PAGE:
A connection to the community has always been important for Pam Denny. From her work life to her downtime, her decisions and subsequent sense of accomplishment are all the sweeter with the involvement of a broader community.
This is how Pam feels in her position with IBM and Maximo. As a Designer/Architect Business Intelligence, she works with a team of global developers to enhance its analytics capabilities. This includes the utilization of IBM Watson Analytics, a cognitive system designed to access and parse through enormous amounts of data to help solve issues in the enterprise asset management arena.
Well before this, though, her educational path was influenced by the choices her two older sisters made. Following their engineering degrees, Pam determined that she would go into the engineering discipline as well, and she pursued a degree in industrial engineering. After graduation, she took a position in the greater Boston area where she and her husband lived.
“My first job was working as a traditional industrial engineer,” Pam said. “I worked for GTE doing time studies and maximizing efficiencies of manufacturing lines.”
Pam’s husband was later transferred to the Rochester, NY area for work so Pam decided to look for employment options in their new location. “I had no set career path,” she explained. “But I always wanted to try new things.”
Consequently, she landed a job with Bausch and Lomb Ray Ban Sunglasses. In this position, Pam worked in new products manufacturing, a role that frequently took her on overseas trips to quality control the first runs of parts.
“We manufactured sunglasses which had unique, exciting challenges,” Pam said. “Because the glass lens is so close to the eye, we had stringent FDA regulations we had to meet. Additionally, we had to deliver frames which were light, fashionable and of the highest quality to give users the best possible product and experience.”
Her overseas trips took her to China, for plastic components, and Japan for metal frames and hardware.
While she loved traveling, it was in these Asian countries that she met with a different set of challenges. As a woman, she struggled to garner the respect of her Asian counterparts. “At first, I wasn’t even recognized in meetings because I was a woman. Our suppliers would talk to the other men, but anything I had to say was ‘translated’ through men—that was the only way I could make myself heard.”
However, Pam stood her ground and never gave up.
“It took always showing up, always being there, and always proving myself” she explained. With 6 or 7 trips to Asia every year, Pam’s determination and persistence eventually earned the respect of the men in the industry. “Gradually, they learned to accept me.”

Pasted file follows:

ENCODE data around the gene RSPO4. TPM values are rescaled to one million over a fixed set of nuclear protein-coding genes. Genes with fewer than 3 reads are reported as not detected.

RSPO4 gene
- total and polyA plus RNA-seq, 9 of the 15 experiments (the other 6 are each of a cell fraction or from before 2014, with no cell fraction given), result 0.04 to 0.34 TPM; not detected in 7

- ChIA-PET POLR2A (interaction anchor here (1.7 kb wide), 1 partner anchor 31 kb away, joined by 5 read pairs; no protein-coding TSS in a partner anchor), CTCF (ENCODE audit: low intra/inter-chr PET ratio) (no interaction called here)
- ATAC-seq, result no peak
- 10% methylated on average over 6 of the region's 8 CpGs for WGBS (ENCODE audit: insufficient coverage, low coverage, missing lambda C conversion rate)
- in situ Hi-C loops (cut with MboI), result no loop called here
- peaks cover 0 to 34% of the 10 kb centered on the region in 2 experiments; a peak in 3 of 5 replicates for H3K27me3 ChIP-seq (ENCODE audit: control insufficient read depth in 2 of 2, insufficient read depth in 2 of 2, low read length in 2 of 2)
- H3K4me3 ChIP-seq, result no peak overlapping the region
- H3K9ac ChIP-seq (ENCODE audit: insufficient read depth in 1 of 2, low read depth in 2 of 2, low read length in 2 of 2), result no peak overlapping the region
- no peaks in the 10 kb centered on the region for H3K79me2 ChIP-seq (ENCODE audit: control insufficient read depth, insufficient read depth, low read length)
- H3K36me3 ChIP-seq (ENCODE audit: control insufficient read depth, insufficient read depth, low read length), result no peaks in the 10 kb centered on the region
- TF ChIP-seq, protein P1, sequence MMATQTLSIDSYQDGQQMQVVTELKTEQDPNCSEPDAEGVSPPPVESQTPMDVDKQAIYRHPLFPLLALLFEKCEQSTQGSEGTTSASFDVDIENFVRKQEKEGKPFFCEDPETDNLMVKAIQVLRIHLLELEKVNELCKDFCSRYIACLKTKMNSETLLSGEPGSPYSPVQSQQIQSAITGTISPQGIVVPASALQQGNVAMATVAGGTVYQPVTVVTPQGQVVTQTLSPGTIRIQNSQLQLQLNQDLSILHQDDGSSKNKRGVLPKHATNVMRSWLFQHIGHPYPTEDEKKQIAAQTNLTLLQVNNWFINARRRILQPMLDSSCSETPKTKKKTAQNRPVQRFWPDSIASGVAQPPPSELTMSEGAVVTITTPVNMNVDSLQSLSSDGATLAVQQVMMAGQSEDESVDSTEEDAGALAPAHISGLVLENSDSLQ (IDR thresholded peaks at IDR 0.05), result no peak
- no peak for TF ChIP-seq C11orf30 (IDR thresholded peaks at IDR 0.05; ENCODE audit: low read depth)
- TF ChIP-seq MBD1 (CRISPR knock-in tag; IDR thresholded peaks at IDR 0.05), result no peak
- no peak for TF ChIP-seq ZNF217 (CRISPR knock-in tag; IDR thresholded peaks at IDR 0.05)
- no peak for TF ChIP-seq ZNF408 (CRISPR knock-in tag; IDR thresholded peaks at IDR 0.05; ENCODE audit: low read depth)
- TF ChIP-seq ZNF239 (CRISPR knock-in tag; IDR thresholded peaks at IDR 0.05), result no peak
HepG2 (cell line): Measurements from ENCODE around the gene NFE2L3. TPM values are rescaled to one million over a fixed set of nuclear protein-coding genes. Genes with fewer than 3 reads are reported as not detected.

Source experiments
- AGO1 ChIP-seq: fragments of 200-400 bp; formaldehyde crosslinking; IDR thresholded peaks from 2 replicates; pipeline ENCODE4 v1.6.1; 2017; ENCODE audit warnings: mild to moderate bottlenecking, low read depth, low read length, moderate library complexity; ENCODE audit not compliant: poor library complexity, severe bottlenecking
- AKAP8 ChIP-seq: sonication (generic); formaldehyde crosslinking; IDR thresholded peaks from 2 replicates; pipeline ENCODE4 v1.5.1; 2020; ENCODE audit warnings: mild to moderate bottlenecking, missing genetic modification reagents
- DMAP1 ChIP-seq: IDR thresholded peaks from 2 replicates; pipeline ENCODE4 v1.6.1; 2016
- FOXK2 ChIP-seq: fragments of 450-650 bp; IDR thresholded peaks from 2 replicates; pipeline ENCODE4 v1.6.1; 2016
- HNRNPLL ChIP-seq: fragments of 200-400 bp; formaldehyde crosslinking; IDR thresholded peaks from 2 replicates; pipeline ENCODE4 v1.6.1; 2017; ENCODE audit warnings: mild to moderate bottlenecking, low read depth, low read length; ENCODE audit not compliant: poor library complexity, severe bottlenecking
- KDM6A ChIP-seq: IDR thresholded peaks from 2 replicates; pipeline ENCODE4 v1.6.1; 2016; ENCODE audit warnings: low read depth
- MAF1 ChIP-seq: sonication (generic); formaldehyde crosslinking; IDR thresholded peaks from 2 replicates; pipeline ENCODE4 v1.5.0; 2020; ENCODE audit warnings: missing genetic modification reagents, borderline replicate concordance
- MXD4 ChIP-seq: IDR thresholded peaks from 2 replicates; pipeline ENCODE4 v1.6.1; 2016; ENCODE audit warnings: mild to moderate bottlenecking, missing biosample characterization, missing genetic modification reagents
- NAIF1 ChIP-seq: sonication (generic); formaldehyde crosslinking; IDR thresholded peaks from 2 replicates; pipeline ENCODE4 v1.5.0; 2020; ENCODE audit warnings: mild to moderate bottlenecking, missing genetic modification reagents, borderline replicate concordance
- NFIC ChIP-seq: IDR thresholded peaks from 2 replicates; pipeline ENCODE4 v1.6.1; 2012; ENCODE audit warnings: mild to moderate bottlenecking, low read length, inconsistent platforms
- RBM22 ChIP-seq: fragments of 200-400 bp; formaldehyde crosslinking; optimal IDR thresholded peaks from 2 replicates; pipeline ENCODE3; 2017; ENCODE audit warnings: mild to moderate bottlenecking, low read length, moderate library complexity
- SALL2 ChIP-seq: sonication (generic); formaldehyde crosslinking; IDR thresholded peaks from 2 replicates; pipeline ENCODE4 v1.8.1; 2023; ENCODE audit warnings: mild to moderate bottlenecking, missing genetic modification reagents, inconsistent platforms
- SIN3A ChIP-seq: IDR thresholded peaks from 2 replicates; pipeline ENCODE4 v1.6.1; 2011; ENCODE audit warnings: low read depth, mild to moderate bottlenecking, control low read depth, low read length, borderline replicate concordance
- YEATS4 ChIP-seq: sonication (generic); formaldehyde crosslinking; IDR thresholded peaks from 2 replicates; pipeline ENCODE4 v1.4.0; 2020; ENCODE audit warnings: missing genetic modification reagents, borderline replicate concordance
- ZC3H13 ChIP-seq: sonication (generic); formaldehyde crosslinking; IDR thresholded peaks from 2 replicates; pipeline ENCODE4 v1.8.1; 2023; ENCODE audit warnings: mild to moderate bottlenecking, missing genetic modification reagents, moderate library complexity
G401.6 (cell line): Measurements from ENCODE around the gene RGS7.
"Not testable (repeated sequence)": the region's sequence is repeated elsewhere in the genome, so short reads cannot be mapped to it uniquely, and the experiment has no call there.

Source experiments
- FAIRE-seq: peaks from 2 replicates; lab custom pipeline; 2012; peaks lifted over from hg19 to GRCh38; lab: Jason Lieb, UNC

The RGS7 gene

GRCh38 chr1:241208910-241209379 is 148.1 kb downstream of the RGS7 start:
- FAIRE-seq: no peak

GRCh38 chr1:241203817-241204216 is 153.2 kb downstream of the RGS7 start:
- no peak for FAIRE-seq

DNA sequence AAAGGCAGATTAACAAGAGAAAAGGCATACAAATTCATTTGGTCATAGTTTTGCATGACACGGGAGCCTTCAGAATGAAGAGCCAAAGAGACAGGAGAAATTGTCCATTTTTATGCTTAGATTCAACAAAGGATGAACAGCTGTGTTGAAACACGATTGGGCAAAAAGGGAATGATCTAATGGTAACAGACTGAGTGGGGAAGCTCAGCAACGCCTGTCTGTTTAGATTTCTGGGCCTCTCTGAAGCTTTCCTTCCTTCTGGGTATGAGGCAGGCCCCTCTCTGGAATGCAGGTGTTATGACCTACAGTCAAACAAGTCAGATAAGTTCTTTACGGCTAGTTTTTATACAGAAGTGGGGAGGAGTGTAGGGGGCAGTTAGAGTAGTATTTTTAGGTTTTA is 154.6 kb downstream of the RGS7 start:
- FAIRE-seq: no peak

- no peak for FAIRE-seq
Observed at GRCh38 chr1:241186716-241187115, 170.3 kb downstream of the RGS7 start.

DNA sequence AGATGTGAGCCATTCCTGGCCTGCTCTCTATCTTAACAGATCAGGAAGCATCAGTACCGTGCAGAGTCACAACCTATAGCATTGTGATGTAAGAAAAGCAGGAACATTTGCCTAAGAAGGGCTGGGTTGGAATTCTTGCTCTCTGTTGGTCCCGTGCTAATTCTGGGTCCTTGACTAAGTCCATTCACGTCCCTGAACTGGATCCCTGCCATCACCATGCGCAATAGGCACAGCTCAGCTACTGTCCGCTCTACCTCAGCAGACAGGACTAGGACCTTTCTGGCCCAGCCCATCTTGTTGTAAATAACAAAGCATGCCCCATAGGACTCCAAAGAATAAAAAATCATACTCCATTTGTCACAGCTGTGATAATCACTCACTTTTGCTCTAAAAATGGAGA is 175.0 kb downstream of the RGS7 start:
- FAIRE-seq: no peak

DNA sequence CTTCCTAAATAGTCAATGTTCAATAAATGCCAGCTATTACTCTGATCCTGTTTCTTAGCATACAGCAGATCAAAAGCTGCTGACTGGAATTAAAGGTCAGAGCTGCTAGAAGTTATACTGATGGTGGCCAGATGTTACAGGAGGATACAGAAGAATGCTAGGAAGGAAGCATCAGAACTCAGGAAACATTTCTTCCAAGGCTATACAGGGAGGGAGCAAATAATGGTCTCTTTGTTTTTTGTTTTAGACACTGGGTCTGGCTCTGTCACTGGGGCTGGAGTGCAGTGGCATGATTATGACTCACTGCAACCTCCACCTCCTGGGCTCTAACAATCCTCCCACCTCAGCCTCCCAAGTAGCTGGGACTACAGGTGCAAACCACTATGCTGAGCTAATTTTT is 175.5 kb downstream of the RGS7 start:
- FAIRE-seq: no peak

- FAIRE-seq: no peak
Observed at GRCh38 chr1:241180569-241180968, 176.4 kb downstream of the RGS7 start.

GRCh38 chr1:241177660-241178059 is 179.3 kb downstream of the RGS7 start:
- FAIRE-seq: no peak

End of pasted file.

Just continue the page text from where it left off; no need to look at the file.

She was not only accepted, but she eventually was incorporated into the communities so far from home. “Because I spent so much time there, I became close with many wonderful individuals there.”
In fact, it was through these experiences and individuals that she and her husband adopted their daughter, Geena.
The Denny Family
Like a stone rolling into a pathway, change impacted Pam’s career move once again. Her husband, who has a background in sales, was transferred back to the greater Boston area so she was once again looking for a new job.
“I really didn’t know what I wanted to do but I was ready to try something completely different,” she said. Consequently, she responded to a help wanted ad in the newspaper and transitioned into the software world, joining the ranks of MRO Software.
While immersing herself in a new industry, she was again challenged by her different background. “I think when you don’t have an IT background, it’s harder to get accepted. Sometimes you’re not taken seriously, but you have to know when to speak up.
“Sometimes it’s easy to give up,” Pam admitted. “But it’s much more important to be patient, and continuously learn about the technology, features and the clients.”
Now firmly entrenched in the software industry, Pam has been with MRO, and then IBM, since 1999. Currently, her efforts are focused on enhancing Maximo’s analytic capabilities. As technology progresses, she observed, so does the amount of data that a user has to sift through. “With the immense amount of rich data IBM Maximo collects,” she explained, “we have so many fabulous opportunities to explore and gain incredible insights on this data.
“There are also so many challenges that have to be solved. I love how it’s impacting my position, though. I don’t want to do the same thing every day; I want to be challenged.”
And every day presents different opportunities, as she works with the development team, software designers and customers. In fact, she is so connected with her customers, one of her first tasks on a given day in the office is to check social media to see what her customers and other business partners are doing.
“Over the last few years, we have heard an increasing need from the Maximo community for a responsive, modern user interface,” she said. “The Maximo development team began to introduce role-based Maximo Work Centers in 2016. These role-based work centers display seamlessly on mobile devices, tablets along with desktops/laptops to provide a simplified user experience. I had the great opportunity to lead a team in developing the business analyst work center.”
Pam continues her involvement in this development and how users can enable these features.
Additionally, users had identified a need for end user analytics. “I initiated the incorporation of Watson Analytics within the Maximo portfolio. Watson Analytics enables a Maximo user to quickly upload Maximo data to the cloud—and then be guided through an exploration of that data—without requiring data scientist, statistician or java developer skill sets.”
This offering was first introduced in February 2016. Pam helped grow these features into a new area of Watson Analytics called ‘storybooks’ and then led their development team to include Watson Analytics within the new Maximo Work Center offerings.